Learned behaviour

Learning is the modification of responses as a result of experience. Learned behaviours can vary greatly between individuals.

Examples of learned behaviours

Associative learning

The monarch butterfly has a bright orange colour and an unpleasant taste to birds. As a result of feeding experiences, birds avoid eating orange butterflies as they have learned to associate their colour with the unpleasant taste.

Butterfly sitting on a flower.


A snail will withdraw its body when its shell is tapped. This withdrawal response is an innate behaviour that helps it to avoid predation.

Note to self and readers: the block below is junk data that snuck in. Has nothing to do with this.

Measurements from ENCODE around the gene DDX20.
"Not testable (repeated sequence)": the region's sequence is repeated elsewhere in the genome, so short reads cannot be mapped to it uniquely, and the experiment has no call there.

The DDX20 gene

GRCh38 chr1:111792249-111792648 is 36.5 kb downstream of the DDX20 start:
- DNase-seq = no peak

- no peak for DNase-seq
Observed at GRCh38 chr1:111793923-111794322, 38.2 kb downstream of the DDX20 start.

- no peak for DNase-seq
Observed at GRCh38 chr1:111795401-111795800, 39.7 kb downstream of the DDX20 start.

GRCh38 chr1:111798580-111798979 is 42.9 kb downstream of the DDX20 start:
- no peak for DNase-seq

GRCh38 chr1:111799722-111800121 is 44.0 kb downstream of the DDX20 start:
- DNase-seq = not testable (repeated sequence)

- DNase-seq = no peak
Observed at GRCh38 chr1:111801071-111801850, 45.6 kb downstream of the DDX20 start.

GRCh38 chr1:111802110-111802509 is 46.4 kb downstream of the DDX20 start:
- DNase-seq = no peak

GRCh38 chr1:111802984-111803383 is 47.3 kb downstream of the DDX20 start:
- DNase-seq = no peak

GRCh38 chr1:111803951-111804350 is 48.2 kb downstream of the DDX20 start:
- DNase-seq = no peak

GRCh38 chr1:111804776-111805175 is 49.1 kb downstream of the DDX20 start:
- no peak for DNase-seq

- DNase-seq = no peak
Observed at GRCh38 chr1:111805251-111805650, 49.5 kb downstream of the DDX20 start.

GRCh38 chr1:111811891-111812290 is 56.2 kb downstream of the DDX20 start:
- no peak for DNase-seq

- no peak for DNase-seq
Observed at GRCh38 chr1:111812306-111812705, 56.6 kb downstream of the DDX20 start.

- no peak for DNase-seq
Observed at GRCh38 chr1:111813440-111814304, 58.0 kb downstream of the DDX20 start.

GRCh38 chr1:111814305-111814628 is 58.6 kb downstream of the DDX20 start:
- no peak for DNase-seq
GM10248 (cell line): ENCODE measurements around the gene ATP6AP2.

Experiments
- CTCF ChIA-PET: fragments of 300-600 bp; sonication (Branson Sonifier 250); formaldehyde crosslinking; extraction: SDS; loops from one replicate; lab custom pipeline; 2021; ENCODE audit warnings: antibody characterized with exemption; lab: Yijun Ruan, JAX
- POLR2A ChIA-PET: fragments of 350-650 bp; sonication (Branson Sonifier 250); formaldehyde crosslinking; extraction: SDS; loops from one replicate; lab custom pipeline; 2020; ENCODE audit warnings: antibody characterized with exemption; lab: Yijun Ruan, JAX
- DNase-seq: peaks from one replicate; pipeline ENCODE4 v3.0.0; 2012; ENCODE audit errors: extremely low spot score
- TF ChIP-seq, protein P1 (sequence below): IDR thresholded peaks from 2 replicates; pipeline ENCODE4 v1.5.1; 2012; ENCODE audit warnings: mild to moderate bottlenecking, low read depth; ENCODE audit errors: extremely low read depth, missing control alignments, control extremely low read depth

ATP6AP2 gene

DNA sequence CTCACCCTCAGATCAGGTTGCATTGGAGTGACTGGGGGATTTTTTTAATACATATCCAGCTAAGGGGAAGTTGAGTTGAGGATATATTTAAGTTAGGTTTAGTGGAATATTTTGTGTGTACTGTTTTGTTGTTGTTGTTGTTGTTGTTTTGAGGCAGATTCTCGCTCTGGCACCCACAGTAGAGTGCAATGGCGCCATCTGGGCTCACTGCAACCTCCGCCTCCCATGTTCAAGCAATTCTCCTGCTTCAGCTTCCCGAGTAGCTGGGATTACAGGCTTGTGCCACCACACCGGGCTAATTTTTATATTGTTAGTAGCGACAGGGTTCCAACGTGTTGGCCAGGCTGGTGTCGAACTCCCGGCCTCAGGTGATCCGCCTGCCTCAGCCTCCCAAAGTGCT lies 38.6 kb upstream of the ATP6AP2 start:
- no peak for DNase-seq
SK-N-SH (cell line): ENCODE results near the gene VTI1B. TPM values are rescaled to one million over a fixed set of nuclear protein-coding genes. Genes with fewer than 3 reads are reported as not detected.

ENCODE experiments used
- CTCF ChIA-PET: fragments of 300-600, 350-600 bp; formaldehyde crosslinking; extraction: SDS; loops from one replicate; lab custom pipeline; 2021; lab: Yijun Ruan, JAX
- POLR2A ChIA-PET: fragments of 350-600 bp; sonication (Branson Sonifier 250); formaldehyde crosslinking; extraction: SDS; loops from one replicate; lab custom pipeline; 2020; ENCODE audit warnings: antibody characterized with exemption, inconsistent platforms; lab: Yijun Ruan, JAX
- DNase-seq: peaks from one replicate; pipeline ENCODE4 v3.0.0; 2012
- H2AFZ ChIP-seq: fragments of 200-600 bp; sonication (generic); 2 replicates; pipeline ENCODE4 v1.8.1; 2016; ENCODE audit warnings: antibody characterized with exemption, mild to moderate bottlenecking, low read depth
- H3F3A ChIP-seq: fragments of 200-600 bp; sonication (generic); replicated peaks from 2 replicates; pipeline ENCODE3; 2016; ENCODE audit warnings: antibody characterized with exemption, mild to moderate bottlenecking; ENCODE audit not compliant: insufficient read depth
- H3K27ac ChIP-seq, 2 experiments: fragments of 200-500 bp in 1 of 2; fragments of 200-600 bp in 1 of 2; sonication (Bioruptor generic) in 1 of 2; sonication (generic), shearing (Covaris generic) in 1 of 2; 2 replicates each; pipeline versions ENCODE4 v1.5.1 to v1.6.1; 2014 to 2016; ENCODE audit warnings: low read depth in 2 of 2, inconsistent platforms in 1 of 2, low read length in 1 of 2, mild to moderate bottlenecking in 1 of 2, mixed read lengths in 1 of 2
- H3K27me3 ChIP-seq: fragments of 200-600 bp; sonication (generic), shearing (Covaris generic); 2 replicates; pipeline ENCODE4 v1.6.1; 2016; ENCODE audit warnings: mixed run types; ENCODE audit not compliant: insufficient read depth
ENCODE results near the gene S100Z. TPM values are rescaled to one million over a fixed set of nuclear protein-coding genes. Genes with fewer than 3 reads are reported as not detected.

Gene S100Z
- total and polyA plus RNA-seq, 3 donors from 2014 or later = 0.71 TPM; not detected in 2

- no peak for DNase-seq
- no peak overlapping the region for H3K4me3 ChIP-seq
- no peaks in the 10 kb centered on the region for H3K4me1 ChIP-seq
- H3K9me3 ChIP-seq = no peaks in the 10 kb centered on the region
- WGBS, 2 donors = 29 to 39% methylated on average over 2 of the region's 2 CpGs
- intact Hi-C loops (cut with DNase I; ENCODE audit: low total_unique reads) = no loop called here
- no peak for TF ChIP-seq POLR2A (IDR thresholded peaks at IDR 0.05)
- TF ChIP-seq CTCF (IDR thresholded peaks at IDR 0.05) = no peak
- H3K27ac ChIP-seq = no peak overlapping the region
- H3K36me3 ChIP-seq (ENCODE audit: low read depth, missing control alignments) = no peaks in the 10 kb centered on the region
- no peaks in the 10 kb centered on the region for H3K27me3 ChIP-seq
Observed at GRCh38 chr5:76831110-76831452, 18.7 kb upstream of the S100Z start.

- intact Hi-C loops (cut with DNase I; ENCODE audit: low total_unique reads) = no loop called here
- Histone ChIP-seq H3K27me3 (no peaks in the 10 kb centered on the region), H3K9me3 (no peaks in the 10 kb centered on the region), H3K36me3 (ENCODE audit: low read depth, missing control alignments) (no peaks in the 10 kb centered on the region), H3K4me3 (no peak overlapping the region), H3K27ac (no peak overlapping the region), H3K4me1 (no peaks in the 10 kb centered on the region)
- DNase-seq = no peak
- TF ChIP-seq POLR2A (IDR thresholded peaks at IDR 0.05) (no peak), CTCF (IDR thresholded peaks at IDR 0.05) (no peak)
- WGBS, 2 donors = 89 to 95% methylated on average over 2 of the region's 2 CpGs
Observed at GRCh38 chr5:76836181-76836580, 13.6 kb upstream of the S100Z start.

If the snail’s shell is tapped repeatedly, but the snail is not attacked by a predator, then the snail stops making the withdrawal response. This is called habituation. Habituation allows animals to avoid wasting energy by responding to repetitive harmless stimuli.

A graph showing responses to when habituation occurs. Y-axis shows strength of response, for example the time a snail spends withdrawn in shell. X axis shows number of times stimulus is given, for example shell taps.  The plotted line starts high up the y axis and initially drops rapidly, before becoming a smooth curve and then dropping very gradually, almost horizontal just above the x axis.

Many behaviours have innate and learned components.